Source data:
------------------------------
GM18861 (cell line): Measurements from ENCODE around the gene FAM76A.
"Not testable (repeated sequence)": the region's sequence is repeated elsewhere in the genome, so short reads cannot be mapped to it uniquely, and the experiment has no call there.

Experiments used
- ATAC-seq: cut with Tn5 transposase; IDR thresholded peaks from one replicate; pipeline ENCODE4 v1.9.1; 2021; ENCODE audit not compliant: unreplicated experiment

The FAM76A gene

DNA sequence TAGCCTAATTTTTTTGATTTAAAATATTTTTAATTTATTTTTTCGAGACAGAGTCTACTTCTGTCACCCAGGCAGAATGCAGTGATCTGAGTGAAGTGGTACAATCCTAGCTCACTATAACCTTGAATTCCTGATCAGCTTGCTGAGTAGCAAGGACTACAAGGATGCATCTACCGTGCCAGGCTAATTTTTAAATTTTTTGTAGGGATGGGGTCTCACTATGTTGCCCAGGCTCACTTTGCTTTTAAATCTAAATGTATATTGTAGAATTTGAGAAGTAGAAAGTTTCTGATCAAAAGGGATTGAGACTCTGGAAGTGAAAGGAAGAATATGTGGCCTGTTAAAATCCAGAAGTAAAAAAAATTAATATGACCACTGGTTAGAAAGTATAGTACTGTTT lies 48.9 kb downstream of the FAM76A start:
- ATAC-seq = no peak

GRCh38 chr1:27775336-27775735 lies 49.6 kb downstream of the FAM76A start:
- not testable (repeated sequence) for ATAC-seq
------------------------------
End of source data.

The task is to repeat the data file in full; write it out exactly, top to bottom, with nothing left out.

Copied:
GM18861 (cell line): Measurements from ENCODE around the gene FAM76A.
"Not testable (repeated sequence)": the region's sequence is repeated elsewhere in the genome, so short reads cannot be mapped to it uniquely, and the experiment has no call there.

Experiments used
- ATAC-seq: cut with Tn5 transposase; IDR thresholded peaks from one replicate; pipeline ENCODE4 v1.9.1; 2021; ENCODE audit not compliant: unreplicated experiment

The FAM76A gene

DNA sequence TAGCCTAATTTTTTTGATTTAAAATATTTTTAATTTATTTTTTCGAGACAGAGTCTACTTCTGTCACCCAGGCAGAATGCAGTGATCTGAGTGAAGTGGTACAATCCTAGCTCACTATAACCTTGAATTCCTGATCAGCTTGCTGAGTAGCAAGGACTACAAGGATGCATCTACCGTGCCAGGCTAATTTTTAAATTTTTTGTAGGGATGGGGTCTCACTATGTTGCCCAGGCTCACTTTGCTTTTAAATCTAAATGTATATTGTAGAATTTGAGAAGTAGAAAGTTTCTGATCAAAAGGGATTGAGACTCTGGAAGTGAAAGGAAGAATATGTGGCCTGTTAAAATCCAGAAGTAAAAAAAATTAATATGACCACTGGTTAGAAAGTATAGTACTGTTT lies 48.9 kb downstream of the FAM76A start:
- ATAC-seq = no peak

GRCh38 chr1:27775336-27775735 lies 49.6 kb downstream of the FAM76A start:
- not testable (repeated sequence) for ATAC-seq